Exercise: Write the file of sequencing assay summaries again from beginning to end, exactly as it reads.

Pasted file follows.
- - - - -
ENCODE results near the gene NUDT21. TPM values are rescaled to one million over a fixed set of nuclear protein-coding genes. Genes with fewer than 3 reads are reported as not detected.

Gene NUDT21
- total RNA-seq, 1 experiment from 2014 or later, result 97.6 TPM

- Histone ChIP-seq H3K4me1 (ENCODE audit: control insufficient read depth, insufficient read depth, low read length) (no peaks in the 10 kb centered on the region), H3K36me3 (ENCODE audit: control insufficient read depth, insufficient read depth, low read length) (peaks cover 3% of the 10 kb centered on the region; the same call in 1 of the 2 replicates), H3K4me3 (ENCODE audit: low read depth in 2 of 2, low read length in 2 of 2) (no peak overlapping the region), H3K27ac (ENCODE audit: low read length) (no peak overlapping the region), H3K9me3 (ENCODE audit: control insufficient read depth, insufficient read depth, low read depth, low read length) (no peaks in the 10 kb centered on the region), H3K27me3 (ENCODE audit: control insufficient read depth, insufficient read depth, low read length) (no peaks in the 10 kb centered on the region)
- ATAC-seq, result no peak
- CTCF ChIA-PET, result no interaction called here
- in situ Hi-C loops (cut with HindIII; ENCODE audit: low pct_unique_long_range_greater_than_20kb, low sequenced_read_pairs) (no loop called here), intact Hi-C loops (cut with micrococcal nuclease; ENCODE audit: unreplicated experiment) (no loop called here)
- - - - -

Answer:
ENCODE results near the gene NUDT21. TPM values are rescaled to one million over a fixed set of nuclear protein-coding genes. Genes with fewer than 3 reads are reported as not detected.

Gene NUDT21
- total RNA-seq, 1 experiment from 2014 or later, result 97.6 TPM

- Histone ChIP-seq H3K4me1 (ENCODE audit: control insufficient read depth, insufficient read depth, low read length) (no peaks in the 10 kb centered on the region), H3K36me3 (ENCODE audit: control insufficient read depth, insufficient read depth, low read length) (peaks cover 3% of the 10 kb centered on the region; the same call in 1 of the 2 replicates), H3K4me3 (ENCODE audit: low read depth in 2 of 2, low read length in 2 of 2) (no peak overlapping the region), H3K27ac (ENCODE audit: low read length) (no peak overlapping the region), H3K9me3 (ENCODE audit: control insufficient read depth, insufficient read depth, low read depth, low read length) (no peaks in the 10 kb centered on the region), H3K27me3 (ENCODE audit: control insufficient read depth, insufficient read depth, low read length) (no peaks in the 10 kb centered on the region)
- ATAC-seq, result no peak
- CTCF ChIA-PET, result no interaction called here
- in situ Hi-C loops (cut with HindIII; ENCODE audit: low pct_unique_long_range_greater_than_20kb, low sequenced_read_pairs) (no loop called here), intact Hi-C loops (cut with micrococcal nuclease; ENCODE audit: unreplicated experiment) (no loop called here)